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A gamma camera apparently collapsed and crushed a patient on June 5 at the James J. Peters VA Medical Center in the Bronx, New York.

The victim was a 66-year-old man undergoing a procedure in a SPECT/CT scanner. The Wall Street Journal and DOTmed News identified the scanner as a GE Infinia Hawkeye 4. The Journal quoted hospital spokesman Jim Connell as saying the machine was installed in 2006 and was maintained by GE. DOTmed News quoted GE as saying the company believed the gamma camera was not under a GE service contract.

The hospital declined to identify the victim, citing privacy laws.

Connell said in a statement:

Our first concern is for our veteran patient and for their family. We are in the midst of conducting an investigation, and when we have a conclusive report, we will provide more information.

He said the camera had previously been used “without incident.”

GE spokesman Benjamin Fox told DOTmed News that GE Healthcare responded immediately after being notified about the accident “and is working with all appropriate government agencies to complete a thorough investigation.”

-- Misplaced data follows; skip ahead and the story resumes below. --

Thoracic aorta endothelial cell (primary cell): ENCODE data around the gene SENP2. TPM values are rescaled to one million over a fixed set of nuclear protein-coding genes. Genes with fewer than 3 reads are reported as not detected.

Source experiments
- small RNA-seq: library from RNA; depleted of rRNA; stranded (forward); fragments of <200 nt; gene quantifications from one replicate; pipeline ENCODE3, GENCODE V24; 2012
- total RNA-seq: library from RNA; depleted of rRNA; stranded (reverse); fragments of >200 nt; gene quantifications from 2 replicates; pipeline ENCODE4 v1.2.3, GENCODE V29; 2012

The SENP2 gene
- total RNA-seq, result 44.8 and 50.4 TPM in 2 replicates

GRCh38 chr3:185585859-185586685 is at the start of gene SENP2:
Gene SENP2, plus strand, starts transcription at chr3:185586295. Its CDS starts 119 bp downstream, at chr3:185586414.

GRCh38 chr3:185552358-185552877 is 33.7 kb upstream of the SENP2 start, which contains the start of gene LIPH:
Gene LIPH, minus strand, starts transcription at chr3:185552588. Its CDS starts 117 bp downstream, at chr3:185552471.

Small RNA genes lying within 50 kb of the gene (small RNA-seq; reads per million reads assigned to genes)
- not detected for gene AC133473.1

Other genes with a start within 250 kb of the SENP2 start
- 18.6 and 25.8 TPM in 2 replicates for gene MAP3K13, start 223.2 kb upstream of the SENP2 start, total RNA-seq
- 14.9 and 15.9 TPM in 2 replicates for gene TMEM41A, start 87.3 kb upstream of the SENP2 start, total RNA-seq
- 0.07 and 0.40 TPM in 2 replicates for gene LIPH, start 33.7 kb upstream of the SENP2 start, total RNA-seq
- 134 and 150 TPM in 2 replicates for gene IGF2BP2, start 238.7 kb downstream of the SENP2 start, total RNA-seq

GE said that as of today it had not been given access to the scanner and thus had not been able to determine exactly what happened.

“This was a tragic incident, and our thoughts go out to the patient and his family,” GE said. “We are supporting the ongoing investigation into the cause of this incident.”

The Infinia Hawkeye 4 can weigh more than 6,000 pounds. The gamma camera alone weighs “hundreds and hundreds of pounds,” said William Spies, MD, a radiology professor at Northwestern University Feinberg School of Medicine.

But catastrophic failures are, of course, rare. “I’ve been doing nuclear medicine since 1974,” Dr. Spies told the Journal. “I remember one other incident where a gamma camera fell on a patient.”

Related CME seminar (up to 20.25 AMA PRA Category 1 credits™): Imaging Advances: Abdominal, Thoracic, Skeletal


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